Christmas – time to come together and look out for one another

As I write this it is five weeks to Christmas and thoughts of preparing for this wonderful time of year are creeping into my day.  It is easy to get distracted with the “busyness” of Christmas and the ways we prepare for it.  We make the extra effort to gather with friends, family, work colleagues.    We make our “to do” lists.  A list of Christmas cards to write.  The baking list.  Thoughts of new and different gifts that reflect love, care and thoughtfulness.  The Christmas letter to prepare full of all the year’s doings (it might be a short letter this year).  Christmas – such a happy time full of celebration.

2020 has been a most unusual year with the restrictions of Covid-19, financial and health impacts for some and isolation for all of us.  Some in our community face these challenges every day, relentlessly.  The homeless, the poor, the sick and otherwise disadvantaged members of our community know isolation, insecurity and uncertainty.  For them troubles are not temporarily to be endured.  They are a way of life.

When you support a charity or a social cause you find that this becomes a part of your story.  You form a connection.  Finding an appropriate giving project presents a challenge.  There are so many charities imploring us to donate money.  You need to decide your cause and decide your gift – donation, patronage, time or even prayer.  No matter what cause you are hoping to support or how you support it, you will feel that connection.

From buying a Christmas tree or Christmas cards or gifts to financially support a charity, here are a few ways you may like to consider supporting a cause:

  • Asylum Seeker Resource Centre – there are many different ways you can support the work of the centre to empower refugees and asylum seekers including donating money, providing food or material goods or buying ASRC merchandise.
  • Brigidine Asylum Seeker Project (BASP) – help BASP house and support asylum seekers and refugees in the Australian Community by donating money, groceries, household goods, gift cards or volunteer your time.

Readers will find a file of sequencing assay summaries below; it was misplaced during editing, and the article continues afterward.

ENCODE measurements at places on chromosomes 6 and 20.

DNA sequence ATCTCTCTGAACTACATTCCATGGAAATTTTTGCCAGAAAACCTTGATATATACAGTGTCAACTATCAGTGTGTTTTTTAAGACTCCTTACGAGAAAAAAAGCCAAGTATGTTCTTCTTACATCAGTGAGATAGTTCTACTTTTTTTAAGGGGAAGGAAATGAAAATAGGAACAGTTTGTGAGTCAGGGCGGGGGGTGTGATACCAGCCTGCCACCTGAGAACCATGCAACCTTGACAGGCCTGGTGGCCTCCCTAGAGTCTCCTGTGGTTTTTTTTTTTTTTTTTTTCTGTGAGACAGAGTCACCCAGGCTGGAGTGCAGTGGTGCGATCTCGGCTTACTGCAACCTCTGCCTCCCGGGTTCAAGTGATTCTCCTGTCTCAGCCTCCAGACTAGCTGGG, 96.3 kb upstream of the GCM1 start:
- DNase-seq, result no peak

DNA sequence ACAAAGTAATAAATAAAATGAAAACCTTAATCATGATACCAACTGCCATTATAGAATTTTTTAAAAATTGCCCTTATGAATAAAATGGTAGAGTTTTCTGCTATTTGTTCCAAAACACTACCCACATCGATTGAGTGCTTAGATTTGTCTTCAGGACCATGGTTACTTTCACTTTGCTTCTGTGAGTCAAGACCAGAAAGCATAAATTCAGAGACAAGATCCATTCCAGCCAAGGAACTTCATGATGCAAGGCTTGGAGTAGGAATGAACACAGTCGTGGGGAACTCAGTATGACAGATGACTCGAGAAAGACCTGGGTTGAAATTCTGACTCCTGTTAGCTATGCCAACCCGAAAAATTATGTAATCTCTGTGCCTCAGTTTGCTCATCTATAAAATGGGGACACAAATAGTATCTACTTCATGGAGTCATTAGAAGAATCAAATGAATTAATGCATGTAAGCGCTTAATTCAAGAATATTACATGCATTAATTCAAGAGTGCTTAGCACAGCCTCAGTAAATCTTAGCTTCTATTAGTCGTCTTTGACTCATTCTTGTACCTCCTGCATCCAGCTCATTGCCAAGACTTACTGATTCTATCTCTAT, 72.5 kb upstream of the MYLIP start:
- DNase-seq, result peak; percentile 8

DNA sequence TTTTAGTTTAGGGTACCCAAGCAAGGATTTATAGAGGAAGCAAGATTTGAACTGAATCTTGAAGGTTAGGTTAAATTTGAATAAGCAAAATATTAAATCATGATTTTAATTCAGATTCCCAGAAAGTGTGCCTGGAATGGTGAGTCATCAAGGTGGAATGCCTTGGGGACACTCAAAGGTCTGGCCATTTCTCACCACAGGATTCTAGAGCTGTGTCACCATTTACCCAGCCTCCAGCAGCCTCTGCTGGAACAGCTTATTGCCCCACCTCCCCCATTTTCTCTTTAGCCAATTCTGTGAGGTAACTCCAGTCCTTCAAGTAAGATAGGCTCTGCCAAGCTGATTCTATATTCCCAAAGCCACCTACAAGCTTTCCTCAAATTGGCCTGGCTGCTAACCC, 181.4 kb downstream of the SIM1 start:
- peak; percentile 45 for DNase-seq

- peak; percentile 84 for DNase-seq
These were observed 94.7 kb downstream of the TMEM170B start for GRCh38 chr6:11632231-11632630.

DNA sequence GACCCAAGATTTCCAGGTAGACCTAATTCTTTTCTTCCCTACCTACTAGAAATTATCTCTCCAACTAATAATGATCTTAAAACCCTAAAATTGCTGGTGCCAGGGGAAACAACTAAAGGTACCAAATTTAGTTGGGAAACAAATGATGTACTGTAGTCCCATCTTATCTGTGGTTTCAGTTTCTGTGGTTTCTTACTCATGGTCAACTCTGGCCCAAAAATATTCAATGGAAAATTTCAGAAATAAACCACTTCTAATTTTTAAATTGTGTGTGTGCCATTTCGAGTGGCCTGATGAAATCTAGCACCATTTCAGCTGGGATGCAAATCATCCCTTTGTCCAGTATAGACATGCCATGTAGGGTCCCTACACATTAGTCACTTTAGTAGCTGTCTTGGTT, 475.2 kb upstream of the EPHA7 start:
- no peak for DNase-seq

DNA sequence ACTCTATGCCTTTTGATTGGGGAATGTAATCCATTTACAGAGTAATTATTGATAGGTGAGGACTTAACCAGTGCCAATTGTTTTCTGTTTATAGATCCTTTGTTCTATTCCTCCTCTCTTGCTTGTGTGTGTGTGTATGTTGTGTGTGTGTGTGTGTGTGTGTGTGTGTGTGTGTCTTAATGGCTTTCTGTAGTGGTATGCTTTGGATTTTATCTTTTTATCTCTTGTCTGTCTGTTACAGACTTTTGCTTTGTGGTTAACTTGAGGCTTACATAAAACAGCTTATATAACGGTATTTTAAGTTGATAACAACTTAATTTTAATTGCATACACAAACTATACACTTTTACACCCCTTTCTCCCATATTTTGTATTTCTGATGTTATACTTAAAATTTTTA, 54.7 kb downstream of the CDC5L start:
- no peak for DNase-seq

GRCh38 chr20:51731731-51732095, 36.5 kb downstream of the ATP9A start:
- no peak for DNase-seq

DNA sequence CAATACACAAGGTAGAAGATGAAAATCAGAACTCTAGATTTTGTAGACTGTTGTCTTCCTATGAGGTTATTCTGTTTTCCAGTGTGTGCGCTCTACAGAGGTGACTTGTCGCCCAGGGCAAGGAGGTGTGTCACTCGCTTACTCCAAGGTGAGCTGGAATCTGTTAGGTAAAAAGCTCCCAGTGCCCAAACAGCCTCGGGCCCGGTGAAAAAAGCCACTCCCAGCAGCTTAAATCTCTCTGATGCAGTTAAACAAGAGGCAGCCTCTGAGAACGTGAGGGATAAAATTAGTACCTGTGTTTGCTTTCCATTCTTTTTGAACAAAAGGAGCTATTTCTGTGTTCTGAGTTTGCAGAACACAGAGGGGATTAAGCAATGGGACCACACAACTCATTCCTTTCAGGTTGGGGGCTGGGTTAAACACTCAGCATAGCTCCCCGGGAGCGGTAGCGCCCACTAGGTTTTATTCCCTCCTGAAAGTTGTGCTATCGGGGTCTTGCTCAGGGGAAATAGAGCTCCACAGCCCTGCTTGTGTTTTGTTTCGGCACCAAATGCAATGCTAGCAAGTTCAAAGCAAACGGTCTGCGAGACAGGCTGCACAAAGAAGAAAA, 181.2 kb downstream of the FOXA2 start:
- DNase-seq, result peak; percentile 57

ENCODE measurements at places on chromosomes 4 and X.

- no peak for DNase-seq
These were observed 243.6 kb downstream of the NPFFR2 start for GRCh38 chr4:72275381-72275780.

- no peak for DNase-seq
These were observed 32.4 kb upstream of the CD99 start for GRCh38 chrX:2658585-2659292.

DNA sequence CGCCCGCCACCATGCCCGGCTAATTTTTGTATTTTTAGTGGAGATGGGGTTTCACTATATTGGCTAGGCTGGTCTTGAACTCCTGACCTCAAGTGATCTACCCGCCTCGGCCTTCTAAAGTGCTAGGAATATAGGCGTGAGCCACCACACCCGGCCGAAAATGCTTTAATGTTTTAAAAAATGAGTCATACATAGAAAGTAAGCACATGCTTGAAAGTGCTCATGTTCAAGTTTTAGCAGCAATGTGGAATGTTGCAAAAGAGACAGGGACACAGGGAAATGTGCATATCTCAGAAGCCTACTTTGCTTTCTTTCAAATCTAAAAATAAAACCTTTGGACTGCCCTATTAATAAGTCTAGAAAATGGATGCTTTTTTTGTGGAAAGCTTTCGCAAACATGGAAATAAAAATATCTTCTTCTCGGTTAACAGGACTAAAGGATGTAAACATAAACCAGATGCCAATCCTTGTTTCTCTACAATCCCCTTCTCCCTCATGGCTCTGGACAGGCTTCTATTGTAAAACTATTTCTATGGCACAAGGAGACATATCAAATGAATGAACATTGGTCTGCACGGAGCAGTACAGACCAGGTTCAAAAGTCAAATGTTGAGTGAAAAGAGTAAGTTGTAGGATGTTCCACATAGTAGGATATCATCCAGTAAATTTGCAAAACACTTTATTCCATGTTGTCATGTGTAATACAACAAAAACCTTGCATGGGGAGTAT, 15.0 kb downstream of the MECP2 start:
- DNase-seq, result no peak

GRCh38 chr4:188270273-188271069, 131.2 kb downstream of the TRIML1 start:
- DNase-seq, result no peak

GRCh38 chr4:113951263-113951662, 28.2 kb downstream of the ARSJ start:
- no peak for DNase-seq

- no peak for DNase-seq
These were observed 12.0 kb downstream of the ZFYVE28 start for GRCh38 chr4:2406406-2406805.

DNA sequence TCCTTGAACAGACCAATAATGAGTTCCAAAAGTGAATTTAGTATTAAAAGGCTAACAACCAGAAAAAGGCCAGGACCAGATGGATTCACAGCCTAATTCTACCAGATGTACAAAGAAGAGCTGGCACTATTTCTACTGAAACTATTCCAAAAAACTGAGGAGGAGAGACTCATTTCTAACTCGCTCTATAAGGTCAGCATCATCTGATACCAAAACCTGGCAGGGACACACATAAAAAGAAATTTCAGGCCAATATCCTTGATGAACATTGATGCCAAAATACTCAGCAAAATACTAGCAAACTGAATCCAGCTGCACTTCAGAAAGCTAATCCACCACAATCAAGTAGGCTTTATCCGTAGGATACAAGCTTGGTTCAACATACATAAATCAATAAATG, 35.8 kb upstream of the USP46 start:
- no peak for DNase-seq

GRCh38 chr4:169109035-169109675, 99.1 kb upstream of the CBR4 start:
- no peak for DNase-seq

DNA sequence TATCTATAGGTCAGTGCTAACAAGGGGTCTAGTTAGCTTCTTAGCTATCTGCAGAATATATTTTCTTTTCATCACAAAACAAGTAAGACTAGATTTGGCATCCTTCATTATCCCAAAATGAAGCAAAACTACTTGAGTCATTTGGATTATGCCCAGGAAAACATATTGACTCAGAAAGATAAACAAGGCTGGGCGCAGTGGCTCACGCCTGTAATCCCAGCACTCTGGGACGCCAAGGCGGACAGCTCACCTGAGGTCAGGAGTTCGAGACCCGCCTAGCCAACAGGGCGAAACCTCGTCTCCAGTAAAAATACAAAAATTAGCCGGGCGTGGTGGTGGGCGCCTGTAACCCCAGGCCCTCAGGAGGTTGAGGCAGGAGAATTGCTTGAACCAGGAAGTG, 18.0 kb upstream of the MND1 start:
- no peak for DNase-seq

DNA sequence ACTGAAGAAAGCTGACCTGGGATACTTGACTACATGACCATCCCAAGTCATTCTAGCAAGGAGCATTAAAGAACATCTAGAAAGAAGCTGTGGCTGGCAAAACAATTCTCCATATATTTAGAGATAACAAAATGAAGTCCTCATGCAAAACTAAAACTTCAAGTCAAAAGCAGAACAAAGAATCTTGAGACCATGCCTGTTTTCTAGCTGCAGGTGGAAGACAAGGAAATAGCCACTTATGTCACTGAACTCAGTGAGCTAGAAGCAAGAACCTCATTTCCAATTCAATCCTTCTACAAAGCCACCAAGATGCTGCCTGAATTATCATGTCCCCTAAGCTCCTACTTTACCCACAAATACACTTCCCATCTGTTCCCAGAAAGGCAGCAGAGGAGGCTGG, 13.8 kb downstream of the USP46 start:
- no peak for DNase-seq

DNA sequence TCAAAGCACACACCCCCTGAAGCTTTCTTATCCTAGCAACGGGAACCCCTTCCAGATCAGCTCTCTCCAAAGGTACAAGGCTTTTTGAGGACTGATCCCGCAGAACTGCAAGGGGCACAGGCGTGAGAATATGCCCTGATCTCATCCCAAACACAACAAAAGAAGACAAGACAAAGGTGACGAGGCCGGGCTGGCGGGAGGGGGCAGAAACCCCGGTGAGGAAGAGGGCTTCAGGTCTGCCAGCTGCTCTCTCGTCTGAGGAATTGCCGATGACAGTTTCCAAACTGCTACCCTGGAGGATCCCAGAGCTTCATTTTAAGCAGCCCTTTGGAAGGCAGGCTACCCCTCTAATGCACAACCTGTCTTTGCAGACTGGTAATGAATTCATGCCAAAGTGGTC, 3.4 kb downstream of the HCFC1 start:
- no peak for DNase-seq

• Caritas Australia – support families struggling with poverty and injustice by bringing hope and joy to the world’s most vulnerable.  Choose a Global Gift – the gift of education, the gift of food or a gift of protection.
  • CatholicCare Giving Tree Appeal – this Christmas the aim of CatholicCare is to deliver hampers to 500 families and individuals throughout the Greater Melbourne, Geelong and Gippsland areas.  Funds raised beyond the need for hampers will go towards vital services that support at risk families and individuals.
  • Opening the Doors Foundation – help support Aboriginal and Torres Strait Islander families in Victoria with educational funding by purchasing Christmas ornaments made from Australian timbers.
  • St Vincent de Paul Christmas Appeal – help to uphold the dignity of families at Christmas by donating to provide food on the table, help cover utility bills and provide essential goods, help give families the comfort and security of a home.  When donating online remember to note your parish SVDP Conference as Deepdene/Balwyn Conference, Camberwell Conference or Surrey Hills 393 Conference.

The Advent season is a time to prepare ourselves for the coming of Christ.  It is a time for us to prepare to do Christian deeds.  A time to connect with family and friends.  A time to connect with and help our community, particularly those less fortunate.

Perhaps this advent could be an opportunity for the world to respond to Pope Francis’ invitation to recover kindness, not just among those who are our family and friends but with the whole human family.  Here in Fratelli Tutti he explains what this might mean:

Recovering Kindness

Kindness frees us from the cruelty that at times infects human relationships, from the anxiety that prevents us from thinking of others, from the frantic flurry of activity that forgets that others also have a right to be happy.  Often nowadays we find neither the time nor the energy to stop and be kind to others, to say “excuse me”, “pardon me”, “thank you”.  Yet every now and then, miraculously, a kind person appears and is willing to set everything else aside in order to show interest, to give the gift of a smile, to speak a word of encouragement, to listen amid general indifference.  If we make a daily effort to do exactly this, we can create a healthy social atmosphere in which misunderstandings can be overcome and conflict forestalled.  Kindness ought to be cultivated; it is no superficial bourgeois virtue.  Precisely because it entails esteem and respect for others, once kindness becomes a culture within society it transforms lifestyles, relationships and the ways ideas are discussed and compared.  Kindness facilitates the quest for consensus; it opens new paths where hostility and conflict would burn all bridges. (Fratellii Tutti 224)

By Kate Baines


Annual Appeals Outreach Stewardship


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